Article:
Sciadopitys verticillata (Thunb.) Siebold & Zucc.

A monotypic family whose sole species is restricted to Japan. Past logging and landuse changes have led to a fragmented population where most remaining stnads have less than 100 individuals


Endemic to Japan: occurring on Honshu (Aichi, Fukushima, Hiroshima, Kyoto, Nagano, Nara, Okayama, Wakayama), Shikoku, Kyushu (Myazaki). It is most abundant on the island of Shikoku, on the Nara Peninsula and in the mountains NE of Nagoya (both in Honshu).

Habitat and Ecology

Locally common in mixed conifer-angiosperm forests, with Chamaecyparis obtusa, C. pisifera, Tsuga sieboldii, Abies firma, Pinus parviflora, and angiosperms such as Aesculus turbinata, Magnolia obovata, Acanthopanax spp., Cercidiphyllum japonicum, and Acer rufinerve. In dense forest usually only ferns, mosses and liverworts grow under the trees, but in some localities shade tolerant shrubs and small trees such as Ilex sugeroki and Skimmia japonica can thrive. Sciadopitys occurs as solitary trees as well as in small 'groves' or more or less pure stands, reflecting events of recruitment and subsequent successional stages in the forest. This conifer is most commonly found in rocky, cool and moist ravines and valleys in mountainous areas, at altitudes between 200 m and 1700 m above sea level.

Human Uses

The durable wood of this species is used for construction purposes and to a limited extent for boat building and certain kinds of furniture. The fibrous bark was formerly used for caulking boats (oakum). Its most valuable commercial use is undoubtedly in the horticultural industry, as it is a popular planted tree in Japan and (more limited) in Europe and the USA. Apparently it was not introduced in China, as were a few other Japanese conifers such as Cryptomeria japonica. The Dutch, who were the only Europeans allowed to trade with Japan, brought it to Java early in the nineteenth century; it arrived successfully in England and the Netherlands in 1861. A small number of cultivars with dwarfed growth, variegated foliage and/or pendulous branches has been developed but these are rarely planted. Some of these seem to scarcely differ from the species

Conservation Status

Global status and rationale

Near Threatened

Although having suffered a decline mainly in its outlying subpopulations, it is estimated that this has not exceeded 20% of the total population of mature trees. Its extent of occurrence is in excess of 20,000 km² but its area of occupancy could not be estimated for lack of data. It does not meet the criteria under A or B for a threatened category because it is still abundant in its main areas of distribution. If reduction continues into these areas it may in future become threatened. As such it is assessed as Near Threatened as it almost qualifies for a threatened category under criteria A2d+4d.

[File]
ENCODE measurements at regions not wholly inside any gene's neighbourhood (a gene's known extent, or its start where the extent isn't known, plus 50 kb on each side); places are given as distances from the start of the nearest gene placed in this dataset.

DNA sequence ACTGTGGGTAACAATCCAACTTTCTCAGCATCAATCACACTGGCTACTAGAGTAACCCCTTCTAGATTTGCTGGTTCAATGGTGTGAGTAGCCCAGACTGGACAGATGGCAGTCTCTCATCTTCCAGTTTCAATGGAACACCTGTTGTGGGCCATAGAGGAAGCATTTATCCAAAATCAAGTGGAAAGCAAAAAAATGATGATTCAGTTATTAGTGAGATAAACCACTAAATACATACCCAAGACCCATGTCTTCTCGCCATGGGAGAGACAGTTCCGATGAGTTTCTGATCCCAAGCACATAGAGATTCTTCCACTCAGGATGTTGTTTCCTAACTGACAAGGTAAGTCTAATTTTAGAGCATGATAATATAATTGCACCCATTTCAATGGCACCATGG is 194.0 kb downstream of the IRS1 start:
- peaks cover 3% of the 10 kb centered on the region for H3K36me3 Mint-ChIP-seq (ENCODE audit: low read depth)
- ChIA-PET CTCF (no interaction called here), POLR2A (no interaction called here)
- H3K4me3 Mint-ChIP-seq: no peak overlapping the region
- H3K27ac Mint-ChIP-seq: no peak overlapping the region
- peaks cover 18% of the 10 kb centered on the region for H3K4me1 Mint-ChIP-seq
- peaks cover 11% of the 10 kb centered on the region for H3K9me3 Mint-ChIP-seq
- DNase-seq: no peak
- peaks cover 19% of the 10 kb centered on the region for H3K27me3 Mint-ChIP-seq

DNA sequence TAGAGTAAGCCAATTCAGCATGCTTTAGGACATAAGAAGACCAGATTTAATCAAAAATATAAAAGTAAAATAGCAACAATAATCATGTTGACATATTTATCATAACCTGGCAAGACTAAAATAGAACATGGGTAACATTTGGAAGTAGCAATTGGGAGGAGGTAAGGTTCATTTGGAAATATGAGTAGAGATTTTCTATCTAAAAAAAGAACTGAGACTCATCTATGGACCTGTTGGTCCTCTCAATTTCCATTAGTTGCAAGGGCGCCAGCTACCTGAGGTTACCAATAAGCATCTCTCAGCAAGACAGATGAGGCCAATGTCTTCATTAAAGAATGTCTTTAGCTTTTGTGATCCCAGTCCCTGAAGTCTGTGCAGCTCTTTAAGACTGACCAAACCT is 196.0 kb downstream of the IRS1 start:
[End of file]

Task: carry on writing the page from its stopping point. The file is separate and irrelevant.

Global Threats

Being a component species in mixed conifer-angiosperm forests where Chamaecyparis obtusa is commonly the dominant species, past logging and subsequent conversion to managed or planted forest, or other land uses, has restricted the occurrence of Sciadopitys in many regions. Most of the remaining stands in Honshu are now only small remnant populations and larger stands in more or less undisturbed forest are confined to Shikoku and Kyushu (Katoh 1948).

References and further reading

  1. Katsuki, T., Luscombe, D & Farjon, A. 2013. Sciadopitys verticillata. The IUCN Red List of Threatened Species 2013: e.T34111A2846623. Downloaded on 13 July 2017
  2. Worth, J., S. Sakaguchi, N. Tanaka, M. Yamasaki & Y. Isagi 2013. Northern richness and southern poverty: contrasting genetic footprints of glacial refugia in the relictual tree Sciadopitys verticillata (Coniferales: Sciadopityaceae). Biological Journal of the Linnaean Society 108:263-277.
  3. Worth, J., M. Yokogawa & Y. Isagi 2014. Outcrossing rates and organelle inheritance estimated from two natural populations of the Japanese endemic conifer Sciadopitys verticillata. Journal of Plant Research 127:617-626.
  4. Worth, J., M. Yokogawa, A. Perez-Figueroa, Y. Tsumura, N. Tomaru, J. Janes & Y. Isagi 2014. Conflict in outcomes for conservation based on population genetic diversity and genetic divergence approaches: a case study in the Japanese relictual conifer Sciadopitys verticillata (Sciadopityaceae). Conservation Genetics:DOI 10.1007/s10592-014-0615-y.
  5. Yumoto, T. 2011. Historical Perspectives on the Relationships Between Humanity and Nature in Japan. S.-K. Hong, et al. (eds.), Landscape Ecology in Asian Cultures. Ecological Research Monographs, DOI 10.1007/978-4-431-87799-8_1 pp. 3-10

External links